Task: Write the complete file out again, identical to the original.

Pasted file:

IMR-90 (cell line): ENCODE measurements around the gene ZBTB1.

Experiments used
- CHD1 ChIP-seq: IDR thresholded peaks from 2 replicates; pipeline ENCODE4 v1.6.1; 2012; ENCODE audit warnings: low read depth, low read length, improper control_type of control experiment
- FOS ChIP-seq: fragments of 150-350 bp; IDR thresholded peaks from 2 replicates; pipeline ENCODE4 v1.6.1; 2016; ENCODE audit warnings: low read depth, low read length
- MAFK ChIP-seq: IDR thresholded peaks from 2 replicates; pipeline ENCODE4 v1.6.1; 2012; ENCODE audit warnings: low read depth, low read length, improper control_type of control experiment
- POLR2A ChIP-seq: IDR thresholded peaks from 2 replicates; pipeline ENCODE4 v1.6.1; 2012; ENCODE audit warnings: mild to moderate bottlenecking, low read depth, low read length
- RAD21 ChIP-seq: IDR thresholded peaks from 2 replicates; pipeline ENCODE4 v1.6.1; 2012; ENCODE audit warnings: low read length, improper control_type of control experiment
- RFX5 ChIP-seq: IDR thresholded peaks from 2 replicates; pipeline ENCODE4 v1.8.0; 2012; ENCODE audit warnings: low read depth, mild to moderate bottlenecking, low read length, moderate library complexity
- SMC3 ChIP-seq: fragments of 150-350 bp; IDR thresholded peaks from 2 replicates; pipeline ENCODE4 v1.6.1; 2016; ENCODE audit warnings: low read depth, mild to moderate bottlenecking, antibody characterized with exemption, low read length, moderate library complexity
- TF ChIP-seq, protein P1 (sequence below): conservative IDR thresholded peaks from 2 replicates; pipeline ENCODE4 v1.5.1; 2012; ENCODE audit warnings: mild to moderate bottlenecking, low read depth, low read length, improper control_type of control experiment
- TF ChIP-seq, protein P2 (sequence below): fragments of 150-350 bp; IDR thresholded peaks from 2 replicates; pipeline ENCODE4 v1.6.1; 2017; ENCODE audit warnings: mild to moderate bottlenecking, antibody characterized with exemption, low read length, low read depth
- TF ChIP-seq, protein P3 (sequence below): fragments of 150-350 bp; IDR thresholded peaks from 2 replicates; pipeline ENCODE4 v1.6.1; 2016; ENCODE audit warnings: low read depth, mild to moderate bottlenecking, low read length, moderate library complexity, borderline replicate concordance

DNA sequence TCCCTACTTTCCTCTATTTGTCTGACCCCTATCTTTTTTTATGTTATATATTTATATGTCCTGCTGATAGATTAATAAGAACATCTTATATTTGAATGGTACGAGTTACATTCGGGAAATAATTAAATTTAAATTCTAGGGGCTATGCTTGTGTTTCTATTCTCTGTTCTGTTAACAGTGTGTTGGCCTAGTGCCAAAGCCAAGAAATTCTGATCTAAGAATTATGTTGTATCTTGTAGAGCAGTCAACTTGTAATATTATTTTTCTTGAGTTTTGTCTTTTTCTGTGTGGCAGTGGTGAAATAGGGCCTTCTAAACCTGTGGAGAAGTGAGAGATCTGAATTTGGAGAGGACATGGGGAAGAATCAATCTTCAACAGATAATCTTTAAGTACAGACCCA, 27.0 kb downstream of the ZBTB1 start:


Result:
IMR-90 (cell line): ENCODE measurements around the gene ZBTB1.

Experiments used
- CHD1 ChIP-seq: IDR thresholded peaks from 2 replicates; pipeline ENCODE4 v1.6.1; 2012; ENCODE audit warnings: low read depth, low read length, improper control_type of control experiment
- FOS ChIP-seq: fragments of 150-350 bp; IDR thresholded peaks from 2 replicates; pipeline ENCODE4 v1.6.1; 2016; ENCODE audit warnings: low read depth, low read length
- MAFK ChIP-seq: IDR thresholded peaks from 2 replicates; pipeline ENCODE4 v1.6.1; 2012; ENCODE audit warnings: low read depth, low read length, improper control_type of control experiment
- POLR2A ChIP-seq: IDR thresholded peaks from 2 replicates; pipeline ENCODE4 v1.6.1; 2012; ENCODE audit warnings: mild to moderate bottlenecking, low read depth, low read length
- RAD21 ChIP-seq: IDR thresholded peaks from 2 replicates; pipeline ENCODE4 v1.6.1; 2012; ENCODE audit warnings: low read length, improper control_type of control experiment
- RFX5 ChIP-seq: IDR thresholded peaks from 2 replicates; pipeline ENCODE4 v1.8.0; 2012; ENCODE audit warnings: low read depth, mild to moderate bottlenecking, low read length, moderate library complexity
- SMC3 ChIP-seq: fragments of 150-350 bp; IDR thresholded peaks from 2 replicates; pipeline ENCODE4 v1.6.1; 2016; ENCODE audit warnings: low read depth, mild to moderate bottlenecking, antibody characterized with exemption, low read length, moderate library complexity
- TF ChIP-seq, protein P1 (sequence below): conservative IDR thresholded peaks from 2 replicates; pipeline ENCODE4 v1.5.1; 2012; ENCODE audit warnings: mild to moderate bottlenecking, low read depth, low read length, improper control_type of control experiment
- TF ChIP-seq, protein P2 (sequence below): fragments of 150-350 bp; IDR thresholded peaks from 2 replicates; pipeline ENCODE4 v1.6.1; 2017; ENCODE audit warnings: mild to moderate bottlenecking, antibody characterized with exemption, low read length, low read depth
- TF ChIP-seq, protein P3 (sequence below): fragments of 150-350 bp; IDR thresholded peaks from 2 replicates; pipeline ENCODE4 v1.6.1; 2016; ENCODE audit warnings: low read depth, mild to moderate bottlenecking, low read length, moderate library complexity, borderline replicate concordance

DNA sequence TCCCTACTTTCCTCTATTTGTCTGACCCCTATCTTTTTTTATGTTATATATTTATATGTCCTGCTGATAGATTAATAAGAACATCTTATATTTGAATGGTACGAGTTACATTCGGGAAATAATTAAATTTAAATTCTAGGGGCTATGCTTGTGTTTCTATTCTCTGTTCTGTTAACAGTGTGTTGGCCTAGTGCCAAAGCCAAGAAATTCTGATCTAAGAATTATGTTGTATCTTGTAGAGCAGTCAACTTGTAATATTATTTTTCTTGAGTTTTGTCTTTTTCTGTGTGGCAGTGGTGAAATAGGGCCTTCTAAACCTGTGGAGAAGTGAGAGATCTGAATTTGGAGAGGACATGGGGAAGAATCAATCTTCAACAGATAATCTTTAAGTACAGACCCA, 27.0 kb downstream of the ZBTB1 start: